(CNN) -- A Pakistani court on Tuesday indicted former President Pervez Musharraf in the killing of opposition leader Benazir Bhutto, the first time charges have been filed against an ex-military chief in the South Asian nation.
Bhutto, Pakistan's first female prime minister, was assassinated in a gun-suicide attack in December 2007, shortly after she came back to Pakistan from self-imposed exile to take part in the 2008 general elections. Musharraf was president at the time.
Musharraf's government blamed former Pakistani Taliban leader Baitullah Mehsud for the assassination, saying he had paid a network of Islamist militants to carry out the killing.
But Musharraf and his security forces were previously accused of failing to do enough to protect Bhutto, a political rival.
The former military ruler has denied having anything to do with Bhutto's killing.
"The politically motivated indictment filed against Former President Musharraf implicating him in the unfortunate assassination of former Prime Minister Benazir Bhutto is not only false, fabricated and fictitious, but is also an undignified attempt to smear the honor and integrity of the former president on the world stage," Musharraf spokesman Raza Bokhari said in a statement Tuesday.
After the general elections in 2008 where his party was trounced, Musharraf stepped down as the governing coalition began taking steps to impeach him.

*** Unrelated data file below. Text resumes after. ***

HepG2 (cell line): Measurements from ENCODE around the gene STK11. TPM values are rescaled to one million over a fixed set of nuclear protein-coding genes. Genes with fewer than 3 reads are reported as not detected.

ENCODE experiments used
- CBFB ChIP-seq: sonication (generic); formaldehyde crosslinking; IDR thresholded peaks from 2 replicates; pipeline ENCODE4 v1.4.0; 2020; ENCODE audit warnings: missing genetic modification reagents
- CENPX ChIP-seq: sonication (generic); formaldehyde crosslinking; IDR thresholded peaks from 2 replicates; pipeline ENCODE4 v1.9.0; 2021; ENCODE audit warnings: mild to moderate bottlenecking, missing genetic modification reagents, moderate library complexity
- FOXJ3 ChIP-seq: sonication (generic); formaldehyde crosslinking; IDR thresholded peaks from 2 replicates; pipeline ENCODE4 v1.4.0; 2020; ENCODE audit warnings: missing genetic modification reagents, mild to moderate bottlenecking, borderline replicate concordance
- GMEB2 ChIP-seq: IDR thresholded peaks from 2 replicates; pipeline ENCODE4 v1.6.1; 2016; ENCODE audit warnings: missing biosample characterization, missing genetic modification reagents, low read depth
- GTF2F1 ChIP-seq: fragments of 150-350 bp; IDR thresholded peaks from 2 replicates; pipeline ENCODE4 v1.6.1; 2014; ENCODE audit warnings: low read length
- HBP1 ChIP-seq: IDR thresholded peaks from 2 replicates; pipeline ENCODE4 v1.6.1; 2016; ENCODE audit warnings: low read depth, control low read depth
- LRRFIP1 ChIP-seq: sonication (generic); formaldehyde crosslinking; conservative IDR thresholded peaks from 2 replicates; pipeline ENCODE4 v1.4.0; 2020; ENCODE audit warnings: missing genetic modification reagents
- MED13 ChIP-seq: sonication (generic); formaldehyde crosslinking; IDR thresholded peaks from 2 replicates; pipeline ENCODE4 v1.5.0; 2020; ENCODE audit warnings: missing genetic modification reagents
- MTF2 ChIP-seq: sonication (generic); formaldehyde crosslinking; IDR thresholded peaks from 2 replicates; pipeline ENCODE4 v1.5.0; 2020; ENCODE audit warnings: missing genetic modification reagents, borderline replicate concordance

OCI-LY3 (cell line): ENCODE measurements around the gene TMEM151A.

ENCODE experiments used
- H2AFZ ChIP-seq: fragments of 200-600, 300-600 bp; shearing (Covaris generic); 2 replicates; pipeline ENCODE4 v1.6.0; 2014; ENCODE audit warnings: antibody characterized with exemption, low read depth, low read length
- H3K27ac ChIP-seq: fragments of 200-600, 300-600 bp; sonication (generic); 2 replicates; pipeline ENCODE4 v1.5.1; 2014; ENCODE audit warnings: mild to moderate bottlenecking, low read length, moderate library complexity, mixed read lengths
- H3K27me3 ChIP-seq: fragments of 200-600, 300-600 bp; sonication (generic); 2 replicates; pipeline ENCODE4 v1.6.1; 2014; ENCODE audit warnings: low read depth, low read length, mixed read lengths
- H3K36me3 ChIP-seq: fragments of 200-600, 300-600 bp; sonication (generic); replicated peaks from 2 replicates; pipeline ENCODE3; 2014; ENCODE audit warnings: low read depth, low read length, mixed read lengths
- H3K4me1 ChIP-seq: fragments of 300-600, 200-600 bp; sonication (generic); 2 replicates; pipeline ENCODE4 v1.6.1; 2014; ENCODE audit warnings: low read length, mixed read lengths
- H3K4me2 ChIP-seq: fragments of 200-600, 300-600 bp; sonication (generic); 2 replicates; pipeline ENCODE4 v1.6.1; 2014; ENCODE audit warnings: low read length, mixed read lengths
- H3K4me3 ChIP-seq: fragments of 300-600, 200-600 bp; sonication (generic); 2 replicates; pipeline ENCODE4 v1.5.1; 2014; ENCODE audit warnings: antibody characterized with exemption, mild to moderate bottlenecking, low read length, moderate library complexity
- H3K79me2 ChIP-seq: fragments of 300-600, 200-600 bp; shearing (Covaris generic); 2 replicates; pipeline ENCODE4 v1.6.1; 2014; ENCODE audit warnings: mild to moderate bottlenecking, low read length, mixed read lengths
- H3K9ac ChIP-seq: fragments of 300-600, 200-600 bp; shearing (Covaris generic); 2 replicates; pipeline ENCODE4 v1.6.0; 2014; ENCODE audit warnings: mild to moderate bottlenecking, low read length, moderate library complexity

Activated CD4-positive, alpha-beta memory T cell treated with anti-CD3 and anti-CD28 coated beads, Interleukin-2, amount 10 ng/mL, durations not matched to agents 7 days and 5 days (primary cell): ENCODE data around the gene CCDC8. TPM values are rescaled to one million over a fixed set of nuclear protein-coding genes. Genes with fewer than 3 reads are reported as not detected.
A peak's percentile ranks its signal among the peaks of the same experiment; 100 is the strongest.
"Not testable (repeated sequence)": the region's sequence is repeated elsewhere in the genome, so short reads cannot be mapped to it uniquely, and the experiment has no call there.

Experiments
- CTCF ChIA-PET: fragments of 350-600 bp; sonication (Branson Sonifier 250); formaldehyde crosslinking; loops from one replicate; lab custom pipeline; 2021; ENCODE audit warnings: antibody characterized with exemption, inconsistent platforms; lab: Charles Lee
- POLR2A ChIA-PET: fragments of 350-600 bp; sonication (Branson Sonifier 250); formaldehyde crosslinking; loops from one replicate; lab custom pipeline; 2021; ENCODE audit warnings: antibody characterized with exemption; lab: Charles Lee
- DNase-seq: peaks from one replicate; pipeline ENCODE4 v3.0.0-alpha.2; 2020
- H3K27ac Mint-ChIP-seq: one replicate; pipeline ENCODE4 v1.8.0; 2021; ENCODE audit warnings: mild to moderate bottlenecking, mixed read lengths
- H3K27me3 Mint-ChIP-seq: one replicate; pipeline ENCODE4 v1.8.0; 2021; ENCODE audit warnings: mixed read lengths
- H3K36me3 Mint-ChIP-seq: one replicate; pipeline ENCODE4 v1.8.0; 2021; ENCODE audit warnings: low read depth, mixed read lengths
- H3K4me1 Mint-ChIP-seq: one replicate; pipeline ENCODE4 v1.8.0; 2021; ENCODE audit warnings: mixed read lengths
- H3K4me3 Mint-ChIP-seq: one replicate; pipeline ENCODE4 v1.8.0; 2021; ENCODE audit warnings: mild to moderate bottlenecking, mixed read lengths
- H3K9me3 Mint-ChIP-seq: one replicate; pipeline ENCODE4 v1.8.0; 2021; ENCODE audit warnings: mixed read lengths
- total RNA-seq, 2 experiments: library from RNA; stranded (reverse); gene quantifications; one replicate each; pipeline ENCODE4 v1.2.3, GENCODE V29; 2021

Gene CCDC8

He then went into self-imposed exile.
Earlier this year, he returned to Pakistan in an attempt to revive his political career. It didn't work.
Instead, he's become entangled in a thicket of court cases related to his time as the country's top leader. He has been under house arrest since April.
Other cases relate to the detention of judges in 2007 and the killing of a tribal leader in the volatile province of Balochistan.
The recently elected government of Prime Minister Nawaz Sharif, a longtime political foe of Musharraf, has also suggested that the former military ruler should stand trial for treason.
Sharif has accused Musharraf of illegally abrogating the constitution in November 2007.
That month, Musharraf declared a state of emergency, suspended Pakistan's constitution, replaced the chief judge and blacked out independent TV outlets.
Musharraf said he did so to stabilize the country and to fight rising Islamic extremism.
Such a prosecution of a former top general would be likely to strain the already delicate relations between Sharif and Pakistan's powerful military.
CNN's Khushbu Shah contributed to this report.